Men With Low Testosterone Often Have Low Bone Density Too

Pam Harrison

June 05, 2015

There is a high incidence of osteopenia in men with low levels of testosterone, and these patients are at significant risk for osteoporosis, new research suggests. And the longer they are hypogonadal, the greater the risk.

"Low testosterone is one of the more established risk factors for osteoporosis in men," said Joseph Ellen, MD, from the Albany Medical Center in New York.

However, "we were surprised that we found such a high incidence of osteopenia and osteoporosis in our clinic, especially because the average age of the men was only about 50 years," Dr Ellen said at the American Urological Association (AUA) 2015 Annual Meeting in New Orleans.

All patients had clinical and biochemical hypogonadism, defined as a testosterone level lower than 300 ng/dL, and all underwent dual-energy x-ray absorptiometry (DEXA) bone scans on the same machine.

Osteopenia was defined as a femoral neck, total hip, or total spine bone mineral density T-score of -1.0 to -2.5; osteoporosis was defined as a bone mineral density T-score of -2.5 or less.

The duration of hypogonadism was defined as the time from the first laboratory test indicating low testosterone to the time the patient underwent the DEXA scan.

Mean age in the cohort was 50.7 years.

Of 235 consecutive patients with clinical hypogonadism treated at the center, 56% had normal bone mineral density levels, 39% were osteopenic, and 5% had frank osteoporosis.

Furthermore, the longer the duration of hypogonadism, the greater the likelihood of normal bone mineral density levels.

"In our clinic, if a man has a testosterone of below 300 ng/dL, especially if he has risk factors for low BMD — including smoking, long-term steroid use, and diabetes — we think it's worthwhile to get a bone scan," said Dr Ellen.

Osteopenia Risk

"It's important to know if a man is osteopenic or not," Dr Ellen told Medscape Medical News. This is particularly true for younger men with years of life ahead of them, "because it's quite possible they will deteriorate into osteoporosis."

"But osteoporosis in men has not been well studied," he added. "There is no good prospective study to determine what the best treatment is."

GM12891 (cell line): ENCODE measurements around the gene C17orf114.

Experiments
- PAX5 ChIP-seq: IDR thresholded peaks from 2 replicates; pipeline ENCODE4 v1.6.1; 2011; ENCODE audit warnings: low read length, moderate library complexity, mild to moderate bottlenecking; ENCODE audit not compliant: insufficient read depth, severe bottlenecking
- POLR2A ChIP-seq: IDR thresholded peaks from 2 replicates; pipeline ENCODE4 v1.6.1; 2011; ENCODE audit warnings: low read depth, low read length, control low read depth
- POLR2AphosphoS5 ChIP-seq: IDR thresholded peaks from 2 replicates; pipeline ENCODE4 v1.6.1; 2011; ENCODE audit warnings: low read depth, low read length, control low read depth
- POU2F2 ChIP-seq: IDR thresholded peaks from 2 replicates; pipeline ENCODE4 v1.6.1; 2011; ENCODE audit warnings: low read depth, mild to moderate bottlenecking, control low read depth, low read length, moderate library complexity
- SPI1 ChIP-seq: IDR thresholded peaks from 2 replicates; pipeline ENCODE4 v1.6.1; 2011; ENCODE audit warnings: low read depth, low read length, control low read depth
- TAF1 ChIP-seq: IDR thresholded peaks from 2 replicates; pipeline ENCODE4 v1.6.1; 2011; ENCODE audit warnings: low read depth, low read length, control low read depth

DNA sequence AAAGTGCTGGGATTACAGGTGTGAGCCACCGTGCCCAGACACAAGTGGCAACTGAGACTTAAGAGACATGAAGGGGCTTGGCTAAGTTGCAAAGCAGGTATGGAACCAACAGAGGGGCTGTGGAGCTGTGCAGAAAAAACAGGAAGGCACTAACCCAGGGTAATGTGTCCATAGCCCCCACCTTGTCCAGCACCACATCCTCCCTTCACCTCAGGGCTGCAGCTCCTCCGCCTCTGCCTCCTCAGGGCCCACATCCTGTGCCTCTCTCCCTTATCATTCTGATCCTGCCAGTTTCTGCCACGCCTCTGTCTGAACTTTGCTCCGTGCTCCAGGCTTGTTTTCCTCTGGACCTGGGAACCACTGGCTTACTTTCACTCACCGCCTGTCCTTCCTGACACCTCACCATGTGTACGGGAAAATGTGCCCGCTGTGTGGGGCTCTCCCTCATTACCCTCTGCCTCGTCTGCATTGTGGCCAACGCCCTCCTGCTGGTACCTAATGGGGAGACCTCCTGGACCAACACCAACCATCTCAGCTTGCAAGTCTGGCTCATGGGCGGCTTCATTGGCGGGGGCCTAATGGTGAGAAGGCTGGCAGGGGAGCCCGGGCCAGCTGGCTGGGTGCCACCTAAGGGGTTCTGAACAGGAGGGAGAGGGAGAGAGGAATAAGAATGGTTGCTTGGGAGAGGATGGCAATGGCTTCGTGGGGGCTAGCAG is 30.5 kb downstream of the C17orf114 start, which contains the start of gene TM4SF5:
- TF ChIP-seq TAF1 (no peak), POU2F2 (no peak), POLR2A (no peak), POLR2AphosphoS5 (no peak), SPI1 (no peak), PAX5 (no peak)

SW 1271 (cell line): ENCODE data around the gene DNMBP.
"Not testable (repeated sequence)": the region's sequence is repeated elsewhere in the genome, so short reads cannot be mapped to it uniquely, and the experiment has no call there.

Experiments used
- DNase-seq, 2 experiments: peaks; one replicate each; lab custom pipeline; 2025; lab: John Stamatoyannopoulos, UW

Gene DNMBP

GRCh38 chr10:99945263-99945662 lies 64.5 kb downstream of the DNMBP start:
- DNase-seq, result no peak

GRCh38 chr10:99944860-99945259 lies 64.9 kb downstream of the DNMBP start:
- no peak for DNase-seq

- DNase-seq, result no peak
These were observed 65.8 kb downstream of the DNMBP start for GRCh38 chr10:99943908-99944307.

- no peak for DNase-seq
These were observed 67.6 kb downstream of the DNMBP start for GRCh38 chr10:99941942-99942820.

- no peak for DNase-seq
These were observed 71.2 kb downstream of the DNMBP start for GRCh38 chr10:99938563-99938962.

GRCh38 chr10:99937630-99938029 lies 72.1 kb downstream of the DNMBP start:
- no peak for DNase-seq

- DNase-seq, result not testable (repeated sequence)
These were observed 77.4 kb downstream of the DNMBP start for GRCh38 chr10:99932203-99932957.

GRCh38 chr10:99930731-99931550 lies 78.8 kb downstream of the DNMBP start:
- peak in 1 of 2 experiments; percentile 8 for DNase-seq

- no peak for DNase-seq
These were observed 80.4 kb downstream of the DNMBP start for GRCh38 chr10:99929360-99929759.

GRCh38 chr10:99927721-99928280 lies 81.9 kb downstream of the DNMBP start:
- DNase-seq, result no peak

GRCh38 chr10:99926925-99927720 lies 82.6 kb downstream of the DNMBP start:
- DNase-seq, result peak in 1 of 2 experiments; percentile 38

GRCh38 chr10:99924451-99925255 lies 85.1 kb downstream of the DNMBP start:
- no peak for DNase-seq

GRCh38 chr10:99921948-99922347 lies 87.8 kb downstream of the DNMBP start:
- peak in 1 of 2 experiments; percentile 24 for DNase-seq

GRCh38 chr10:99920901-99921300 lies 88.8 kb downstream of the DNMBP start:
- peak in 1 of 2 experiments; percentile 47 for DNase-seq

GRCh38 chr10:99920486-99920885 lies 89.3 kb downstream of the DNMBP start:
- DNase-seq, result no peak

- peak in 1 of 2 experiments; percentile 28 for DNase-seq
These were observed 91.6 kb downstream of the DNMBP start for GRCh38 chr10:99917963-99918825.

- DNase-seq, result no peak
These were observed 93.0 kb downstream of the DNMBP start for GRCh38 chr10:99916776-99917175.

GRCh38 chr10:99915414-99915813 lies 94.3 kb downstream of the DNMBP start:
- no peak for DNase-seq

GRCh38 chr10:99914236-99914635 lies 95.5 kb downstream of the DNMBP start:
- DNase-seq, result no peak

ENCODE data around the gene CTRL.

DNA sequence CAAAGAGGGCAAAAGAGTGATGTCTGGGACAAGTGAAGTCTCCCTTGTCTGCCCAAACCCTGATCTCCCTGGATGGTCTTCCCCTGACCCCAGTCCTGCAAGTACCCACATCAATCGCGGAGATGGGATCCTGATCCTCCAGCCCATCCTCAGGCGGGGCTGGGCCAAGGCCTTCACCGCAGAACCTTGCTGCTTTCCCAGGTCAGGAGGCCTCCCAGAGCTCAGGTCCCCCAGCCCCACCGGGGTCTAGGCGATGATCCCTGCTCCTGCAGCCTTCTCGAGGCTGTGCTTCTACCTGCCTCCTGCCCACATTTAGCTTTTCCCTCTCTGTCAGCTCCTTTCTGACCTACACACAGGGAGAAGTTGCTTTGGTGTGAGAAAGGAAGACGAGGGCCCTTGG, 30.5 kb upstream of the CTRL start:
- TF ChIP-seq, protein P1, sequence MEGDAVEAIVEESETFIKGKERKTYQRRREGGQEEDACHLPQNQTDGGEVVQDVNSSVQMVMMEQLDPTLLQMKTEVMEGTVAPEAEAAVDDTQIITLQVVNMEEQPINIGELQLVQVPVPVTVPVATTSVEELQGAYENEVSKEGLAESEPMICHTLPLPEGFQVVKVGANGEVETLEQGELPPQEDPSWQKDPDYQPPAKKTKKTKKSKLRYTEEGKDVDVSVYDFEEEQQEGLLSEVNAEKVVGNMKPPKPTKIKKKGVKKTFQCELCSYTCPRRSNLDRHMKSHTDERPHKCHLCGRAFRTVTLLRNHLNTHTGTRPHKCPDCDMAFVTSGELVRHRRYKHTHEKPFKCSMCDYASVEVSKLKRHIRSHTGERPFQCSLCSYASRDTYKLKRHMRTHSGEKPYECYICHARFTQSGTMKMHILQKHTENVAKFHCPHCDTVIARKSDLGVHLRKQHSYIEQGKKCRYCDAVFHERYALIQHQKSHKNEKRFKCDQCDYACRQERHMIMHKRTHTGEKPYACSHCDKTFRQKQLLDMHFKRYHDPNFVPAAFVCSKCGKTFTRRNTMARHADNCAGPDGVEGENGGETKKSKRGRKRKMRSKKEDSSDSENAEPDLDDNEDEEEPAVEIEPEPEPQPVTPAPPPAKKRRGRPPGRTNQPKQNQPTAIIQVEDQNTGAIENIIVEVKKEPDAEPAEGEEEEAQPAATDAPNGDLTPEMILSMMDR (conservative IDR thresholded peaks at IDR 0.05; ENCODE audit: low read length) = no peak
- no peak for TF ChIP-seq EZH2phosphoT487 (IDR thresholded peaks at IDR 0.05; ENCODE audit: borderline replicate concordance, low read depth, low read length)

"We try to get testosterone up to increase bone health, and we also use selective estrogen receptor modifiers, or SERMS, because they help too," said Dr Ellen. In addition, "we tell men to take vitamin D and calcium, then we notify their primary care providers and leave it up to them to start bisphosphonates if they feel it's appropriate."

This new study reaffirms the importance of testosterone for bone health in men Dr Abraham Morgentaler

The fact that testosterone deficiency causes symptoms that are troubling to men and is associated with significant general health concerns has been lost amid all the "recent senseless noise" regarding testosterone, said Abraham Morgentaler, MD, from Harvard Medical School and Men's Health Boston.

"This new study reaffirms the importance of testosterone for bone health in men," he told Medscape Medical News.

The high rates of osteopenia in men with testosterone deficiency seen in this study are consistent with rates in men younger than 50 years seen in a study Dr Morgentaler was involved in, in which 35% of hypogonadal men had osteopenia, and nearly 3% had frank osteoporosis ( J Sex Med. 2014;11:1898-902).

"In our practice at Men's Health Boston, we now routinely obtain DEXA imaging in these men because of the high rate of abnormal BMD, and we regularly see improvements in bone density with testosterone therapy," Dr Morgentaler reported.

"It is a shame that testosterone deficiency has become so politicized. This is a real condition affecting real men," he said.

Dr Ellen and Dr Morgentaler have disclosed no relevant financial relationships.

American Urological Association (AUA) 2015 Annual Meeting. Abstract PD37-09. Presented May 18, 2015.


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